JETPs to power up a more efficient energy transition

April 18, 2023 | 13:00
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Just Energy Transition Partnerships are powerful tools for decarbonisation. They are becoming more popular because they bring key stakeholders together to enable a clean, fair energy transition in emerging economies that rely heavily on coal.

Essentially, they are multilateral financial agreements aimed at accelerating the phase-out of fossil fuels, in a way that addresses the social consequences of doing so.

JETPs to power up a more efficient energy transition
Christian Déséglise - Head of Sustainable Infrastructure and Innovation, HSBC

The model first gained attention in 2021, when an $8.5 billion deal was announced for South Africa, in partnership with France, Germany, the United Kingdom, United States, and European Union. This was followed by a $20 billion package for Indonesia and a $15.5 billion agreements for Vietnam last year. Deals for India and Senegal are expected to follow.

Many parties have a role to play in the decarbonisation of a country. These include domestic stakeholders, such as its citizens, governments, and utility providers, as well as external partners that help finance the transition. These are a mix of climate finance donors as well as public and private sector investors – typically G7 governments, development banks, and financial institutions.

A Just Energy Transition Partnership (JETP) allows the key players to work together on designing, funding, and implementing a plan that’s tailored to the country’s specific needs and characteristics. It is underpinned by a commitment from the country to step up its climate ambitions, against the promise of funding and support from its external partners.

Retiring coal-fired power plants and replacing this energy with renewables will be a key focus of the plans. But this must be done in a way that minimises any negative impact. That is why the third goal of JETPs is to implement policies that support affected communities – for example, ensuring workers in coal regions can access retraining.

They could also unlock new technologies. The initiatives will also encourage investment into green technologies and industries that boost the country’s economic development. With the right input, Indonesia – the world’s largest producer of nickel – could become a major manufacturer of batteries for electric vehicles, for instance.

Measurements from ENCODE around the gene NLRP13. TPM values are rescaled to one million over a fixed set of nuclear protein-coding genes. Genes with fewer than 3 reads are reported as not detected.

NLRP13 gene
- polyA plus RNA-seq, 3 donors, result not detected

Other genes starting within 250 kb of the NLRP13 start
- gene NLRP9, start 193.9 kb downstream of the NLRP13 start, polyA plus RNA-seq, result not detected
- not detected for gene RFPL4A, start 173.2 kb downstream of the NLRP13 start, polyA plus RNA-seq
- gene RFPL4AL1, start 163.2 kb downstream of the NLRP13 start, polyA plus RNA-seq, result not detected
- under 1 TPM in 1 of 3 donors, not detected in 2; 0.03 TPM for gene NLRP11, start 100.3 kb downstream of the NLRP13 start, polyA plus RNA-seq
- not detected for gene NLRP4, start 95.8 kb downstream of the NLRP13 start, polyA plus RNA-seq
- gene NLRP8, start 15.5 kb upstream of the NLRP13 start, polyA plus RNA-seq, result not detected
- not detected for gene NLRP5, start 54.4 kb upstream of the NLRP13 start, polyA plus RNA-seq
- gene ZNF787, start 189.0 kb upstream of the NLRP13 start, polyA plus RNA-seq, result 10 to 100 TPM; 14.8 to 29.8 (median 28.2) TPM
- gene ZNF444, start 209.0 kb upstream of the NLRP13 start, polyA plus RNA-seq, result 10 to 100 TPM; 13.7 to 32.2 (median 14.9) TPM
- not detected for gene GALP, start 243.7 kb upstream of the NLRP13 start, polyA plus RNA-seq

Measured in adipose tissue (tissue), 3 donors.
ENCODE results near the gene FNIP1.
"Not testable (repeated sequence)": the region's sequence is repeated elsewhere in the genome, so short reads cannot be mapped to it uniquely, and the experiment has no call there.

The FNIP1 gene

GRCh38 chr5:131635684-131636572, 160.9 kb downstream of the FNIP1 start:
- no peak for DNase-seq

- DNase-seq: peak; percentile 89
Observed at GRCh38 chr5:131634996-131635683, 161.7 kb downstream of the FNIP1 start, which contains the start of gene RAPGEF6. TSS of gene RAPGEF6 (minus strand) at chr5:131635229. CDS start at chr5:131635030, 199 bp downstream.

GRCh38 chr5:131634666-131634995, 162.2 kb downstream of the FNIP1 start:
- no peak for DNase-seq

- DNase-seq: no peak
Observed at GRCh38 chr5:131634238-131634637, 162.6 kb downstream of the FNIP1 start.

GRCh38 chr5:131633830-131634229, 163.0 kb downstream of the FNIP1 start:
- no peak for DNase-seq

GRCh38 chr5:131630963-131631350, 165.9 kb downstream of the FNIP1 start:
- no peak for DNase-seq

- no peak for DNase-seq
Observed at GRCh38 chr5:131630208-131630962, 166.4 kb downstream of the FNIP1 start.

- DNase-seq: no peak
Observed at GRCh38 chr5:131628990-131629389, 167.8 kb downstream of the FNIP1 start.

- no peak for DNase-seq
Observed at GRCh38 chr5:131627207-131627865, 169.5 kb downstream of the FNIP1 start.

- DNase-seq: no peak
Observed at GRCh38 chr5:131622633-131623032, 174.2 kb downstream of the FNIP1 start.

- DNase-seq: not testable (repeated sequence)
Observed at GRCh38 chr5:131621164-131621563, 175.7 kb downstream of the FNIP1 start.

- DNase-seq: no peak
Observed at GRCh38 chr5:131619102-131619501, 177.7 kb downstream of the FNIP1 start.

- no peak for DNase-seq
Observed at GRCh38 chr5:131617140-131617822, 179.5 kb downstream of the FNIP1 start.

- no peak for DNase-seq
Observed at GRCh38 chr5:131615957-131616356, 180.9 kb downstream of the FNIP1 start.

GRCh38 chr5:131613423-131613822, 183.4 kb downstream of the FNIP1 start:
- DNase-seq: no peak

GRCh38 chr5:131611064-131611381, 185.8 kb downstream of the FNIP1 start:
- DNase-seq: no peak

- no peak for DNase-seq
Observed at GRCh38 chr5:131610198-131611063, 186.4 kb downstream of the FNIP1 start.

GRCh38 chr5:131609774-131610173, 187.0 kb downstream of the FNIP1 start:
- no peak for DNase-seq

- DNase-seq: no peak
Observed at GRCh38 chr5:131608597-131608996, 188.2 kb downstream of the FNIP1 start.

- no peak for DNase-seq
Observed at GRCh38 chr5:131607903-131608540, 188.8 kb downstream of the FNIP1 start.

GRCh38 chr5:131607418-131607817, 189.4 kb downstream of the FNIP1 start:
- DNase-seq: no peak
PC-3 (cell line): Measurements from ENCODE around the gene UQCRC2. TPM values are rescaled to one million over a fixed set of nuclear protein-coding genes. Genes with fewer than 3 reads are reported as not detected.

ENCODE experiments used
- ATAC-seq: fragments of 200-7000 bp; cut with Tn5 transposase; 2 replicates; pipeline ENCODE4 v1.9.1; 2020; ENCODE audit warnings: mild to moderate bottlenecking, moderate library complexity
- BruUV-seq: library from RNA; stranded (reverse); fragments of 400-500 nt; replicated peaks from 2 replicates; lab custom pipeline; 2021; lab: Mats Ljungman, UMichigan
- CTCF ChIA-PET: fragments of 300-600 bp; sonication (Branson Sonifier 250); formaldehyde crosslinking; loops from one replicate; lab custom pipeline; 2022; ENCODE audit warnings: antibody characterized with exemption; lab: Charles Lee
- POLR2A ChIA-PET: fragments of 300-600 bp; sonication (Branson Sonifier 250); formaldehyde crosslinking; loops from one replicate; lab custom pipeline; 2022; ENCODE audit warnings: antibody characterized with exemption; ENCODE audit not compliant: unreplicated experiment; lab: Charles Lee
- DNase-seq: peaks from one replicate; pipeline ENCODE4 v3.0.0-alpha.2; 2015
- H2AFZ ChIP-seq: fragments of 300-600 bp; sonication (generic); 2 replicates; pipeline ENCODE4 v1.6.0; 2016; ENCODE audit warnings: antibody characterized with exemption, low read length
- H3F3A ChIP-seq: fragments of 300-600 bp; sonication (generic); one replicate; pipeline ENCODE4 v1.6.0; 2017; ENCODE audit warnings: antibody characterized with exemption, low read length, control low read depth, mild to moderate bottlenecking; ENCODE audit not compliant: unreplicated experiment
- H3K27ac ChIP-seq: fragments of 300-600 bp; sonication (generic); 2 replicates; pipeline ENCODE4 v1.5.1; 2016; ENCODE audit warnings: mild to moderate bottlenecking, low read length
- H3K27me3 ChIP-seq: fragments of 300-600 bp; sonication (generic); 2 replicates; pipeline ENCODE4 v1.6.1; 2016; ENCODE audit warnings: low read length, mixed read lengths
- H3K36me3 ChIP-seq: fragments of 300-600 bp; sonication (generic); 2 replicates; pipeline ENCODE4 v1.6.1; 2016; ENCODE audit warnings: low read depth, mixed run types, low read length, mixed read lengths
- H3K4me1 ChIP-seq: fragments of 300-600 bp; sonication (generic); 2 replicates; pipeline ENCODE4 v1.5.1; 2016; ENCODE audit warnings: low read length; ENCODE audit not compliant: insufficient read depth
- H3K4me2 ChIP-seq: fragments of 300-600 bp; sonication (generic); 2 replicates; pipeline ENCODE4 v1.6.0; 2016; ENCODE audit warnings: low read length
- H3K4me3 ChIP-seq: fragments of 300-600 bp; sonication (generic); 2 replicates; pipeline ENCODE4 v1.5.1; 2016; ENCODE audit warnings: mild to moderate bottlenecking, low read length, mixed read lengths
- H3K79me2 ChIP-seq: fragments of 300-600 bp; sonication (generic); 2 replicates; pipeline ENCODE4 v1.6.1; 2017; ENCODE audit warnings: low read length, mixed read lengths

But where do banks like HSBC come in? The private sector was not represented at the launch of South Africa’s JETP. This was a shortcoming, in my view. By bringing the private sector on board from the outset, you can create conditions that help mobilise finance at scale and unlock far greater sums.

In the case of Indonesia and Vietnam, the financial sector is now represented by the Glasgow Financial Alliance for Net Zero (GFANZ). Within this, HSBC is playing a lead role, helping identify barriers to private investment in each country, as well as proposing solutions.

In particular, Vietnam’s JETP will mobilise $7.75 billion from the International Partners Group co-led by the EU and the UK over 3-5 years, with the facilitation of at least the same amount in private finance from GFANZ working group members including HSBC.

We are currently working with GFANZ and the Vietnam’s Ministry of Natural Resources and Environment on the next steps in terms of implementation with HSBC’s support, reiterated by Asia-Pacific co-CEO Surendra Rosha during a number of recent meetings, including one with Deputy Prime Minister Tran Hong Ha.

As a bank, we are also supporting the Coal Energy Transition Mechanism, which aims to facilitate the early retirement of coal assets in Asia. This initiative, led by the Asian Development Bank, will work in service of the JETPs.

Renewable energy projects in Indonesia and Vietnam have historically struggled to access financing. The reasons for this are complex and varied – from foreign exchange and credit risk considerations to political and regulatory issues. Within working groups, we will unpick these bankability issues and seek ways to overcome them.

Blended-finance vehicles such as Pentagreen, HSBC’s joint venture with investment firm Temasek, could be one possible solution. It can finance projects that banks would ordinarily turn down.

These partnerships are the perfect fit for the world’s local banks. We want to play our part in supporting the transition to a more sustainable world. That’s a key part of HSBC’s strategy as a business. And we are a global bank, but with strong local knowledge in Indonesia and Vietnam. We can bring our local knowledge and local footprint to the global community, driving the partnerships.

However, the hard work is just beginning and it is early days for these agreements. They are long-term initiatives, with the initial funding packages to be disbursed over 3-5 years. It is important that all the parties remain committed and engaged over time. But if successful, I believe they can provide the template for decarbonisation across the world.

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By Christian Déséglise

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